“But I say to you that everyone who is angry with his brother will be liable to judgment; whoever insults his brother will be liable to the council; and whoever says, ‘You fool!’ will be liable to the hell of fire (Gehenna).”
I spent three years of formal education studying theology at the university level. If I learned anything during this time it was that the text of the Bible was more than subsumed into the tremendous deluge and breadth of theological understanding; the studied texts interpreted in light of the beliefs of the community. Simple chapters of Biblical text were expanded into volumes of dissertation, elucidated then by simple phrases or apocryphal connotations like dispensation, eschatology, soteriology, and pelagianism. Esoteric terminology more than causes a separation between initiated and nescient, it creates a chasm between the sacred and the profane or secular. The simplicity of a text was subject to a significant knowledge base necessary for full understanding.
Part of the danger of theological discourse is that the original meaning can become lost, leaving the system of belief and interpretation to possess a seeming absoluteness without the option to consider other possibilities. Once a term or belief is agreed upon it becomes part of the paradigm. Questions are not considered healthy or relevant.
For many years I wrestled with the above verse. The meaning baffled me. How could one deserve the fires of hell for simply calling someone a fool? What kind of a loving God would create such a simple excuse for damnation?
As I left the church and began to study the words and their meaning in the Greek language and context, I found the word “hell” was actually “Gehenna”. Not actually an analogy for Hell, as my former theology taught me, Gehenna was a valley outside of Jerusalem where the trash was burned and social outcasts were sent. If you were not a part of the community, if you broke the spoken and unspoken cultural rules you would be sent there to live your life alone and separate from the community of which you were once a part.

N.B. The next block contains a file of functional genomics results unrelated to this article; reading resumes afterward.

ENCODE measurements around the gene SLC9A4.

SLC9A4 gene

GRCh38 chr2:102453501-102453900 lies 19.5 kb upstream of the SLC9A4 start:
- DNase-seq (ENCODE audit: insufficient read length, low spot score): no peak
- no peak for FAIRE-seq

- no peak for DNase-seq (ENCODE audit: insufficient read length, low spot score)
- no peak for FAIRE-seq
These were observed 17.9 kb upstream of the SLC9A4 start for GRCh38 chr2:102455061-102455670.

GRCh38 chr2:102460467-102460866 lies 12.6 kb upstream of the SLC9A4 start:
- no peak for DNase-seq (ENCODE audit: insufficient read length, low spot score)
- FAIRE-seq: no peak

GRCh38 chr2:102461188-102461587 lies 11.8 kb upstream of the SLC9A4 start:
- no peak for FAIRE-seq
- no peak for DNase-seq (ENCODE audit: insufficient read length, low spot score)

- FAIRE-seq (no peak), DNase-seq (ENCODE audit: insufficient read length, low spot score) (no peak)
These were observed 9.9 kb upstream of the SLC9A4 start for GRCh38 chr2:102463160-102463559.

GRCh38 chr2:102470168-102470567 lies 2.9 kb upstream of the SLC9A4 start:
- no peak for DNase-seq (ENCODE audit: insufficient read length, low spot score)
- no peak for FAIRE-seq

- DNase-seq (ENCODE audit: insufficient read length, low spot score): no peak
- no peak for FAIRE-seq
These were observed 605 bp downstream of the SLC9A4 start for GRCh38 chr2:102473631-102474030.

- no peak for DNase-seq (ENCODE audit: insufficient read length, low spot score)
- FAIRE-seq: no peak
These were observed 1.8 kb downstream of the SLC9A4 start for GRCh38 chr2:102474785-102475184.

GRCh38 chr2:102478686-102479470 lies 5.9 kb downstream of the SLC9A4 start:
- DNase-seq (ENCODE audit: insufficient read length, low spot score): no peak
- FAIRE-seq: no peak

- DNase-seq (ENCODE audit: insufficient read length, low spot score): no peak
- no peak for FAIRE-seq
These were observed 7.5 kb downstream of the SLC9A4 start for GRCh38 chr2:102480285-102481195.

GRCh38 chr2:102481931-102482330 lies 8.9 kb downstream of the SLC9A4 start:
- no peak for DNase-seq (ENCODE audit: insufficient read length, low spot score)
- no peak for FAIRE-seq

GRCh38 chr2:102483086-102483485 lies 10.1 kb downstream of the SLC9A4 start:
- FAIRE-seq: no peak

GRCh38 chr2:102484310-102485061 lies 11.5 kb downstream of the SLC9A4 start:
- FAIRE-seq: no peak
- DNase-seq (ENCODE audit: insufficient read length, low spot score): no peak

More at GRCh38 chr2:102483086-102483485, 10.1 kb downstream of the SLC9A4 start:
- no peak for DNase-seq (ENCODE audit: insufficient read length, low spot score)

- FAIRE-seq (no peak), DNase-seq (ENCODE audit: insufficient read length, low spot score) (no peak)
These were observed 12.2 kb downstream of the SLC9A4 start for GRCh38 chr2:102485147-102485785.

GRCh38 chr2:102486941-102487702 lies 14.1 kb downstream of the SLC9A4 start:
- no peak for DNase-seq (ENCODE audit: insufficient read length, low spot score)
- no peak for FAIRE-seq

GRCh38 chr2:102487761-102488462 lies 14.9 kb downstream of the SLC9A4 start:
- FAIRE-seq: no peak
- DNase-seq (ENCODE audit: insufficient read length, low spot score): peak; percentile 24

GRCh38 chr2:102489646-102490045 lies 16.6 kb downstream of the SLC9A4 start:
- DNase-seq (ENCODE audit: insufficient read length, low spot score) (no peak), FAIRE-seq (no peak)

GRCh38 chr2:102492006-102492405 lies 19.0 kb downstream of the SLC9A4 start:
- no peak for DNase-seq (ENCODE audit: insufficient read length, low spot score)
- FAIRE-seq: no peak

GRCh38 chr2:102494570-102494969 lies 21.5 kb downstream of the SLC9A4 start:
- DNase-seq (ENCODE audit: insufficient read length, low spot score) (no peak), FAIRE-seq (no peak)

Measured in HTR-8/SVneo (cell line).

In this context Jesus is then referring not to sin against God punishable by death, but a place you simply deserved if you could not be forgiving, kind, and a part of the betterment of the community.
Even more so than today, in ancient times you relied on your community for survival. In fact, the bloody sacrifices in the Old Testament upon the alter of YHWH reflect this truth. Sacrifices were not made for the forgiveness of the individual, but for the nation or community as a whole. All may play a part in this redemption, but it was not the forgiveness of the individual that mattered, it was that of the community as a whole.
In this sense contextual interpretation takes on a simpler and more satisfying meaning than that of eternal salvation, damnation, and penance for sins committed. To be ostracized was to formally relinquish the most meaningful aspects of your life: your relationships and connections with others.
The very simple truth, and one that I wish our churches, corporations, and country would understand, is that the happiness and success of the individual can only be predicated upon the success and happiness of the community. Perhaps the simplest truth presented by Jesus is simply that we are all in this together.
To read further in to the words of Jesus is to discover this meaning permeating the text. The Sermon on the Mount, perhaps the most meaningful text ever written, is Jesus’ great discourse and reflection on the acts of the individual impacting the group as a whole. How much of this text is ignored by much of Christianity? Topics such as forgiveness, private prayer, doing good deeds in secret, and judging amongst others demonstrate for us what is needed for a community to not only survive but also flourish. If salvation was truly the point of what Jesus was teaching, why is it that in this text Jesus does not repeat over and over that we should each believe in him in order to escape the flames of Hell? Instead Jesus words reflect deep human and cultural needs and lack extremely complex themes unknowable to only the theologically literate elites of society.
In essence, Jesus came, in his words, to give us or teach us life to the fullest . This abundant life, as we have seen, is only obtainable in a community of love, forgiveness, and amongst consciously aware individuals actively seeking a better version of their selves. In writing a new theology the emphasis should always be on the betterment of the community, not the salvation of the individual.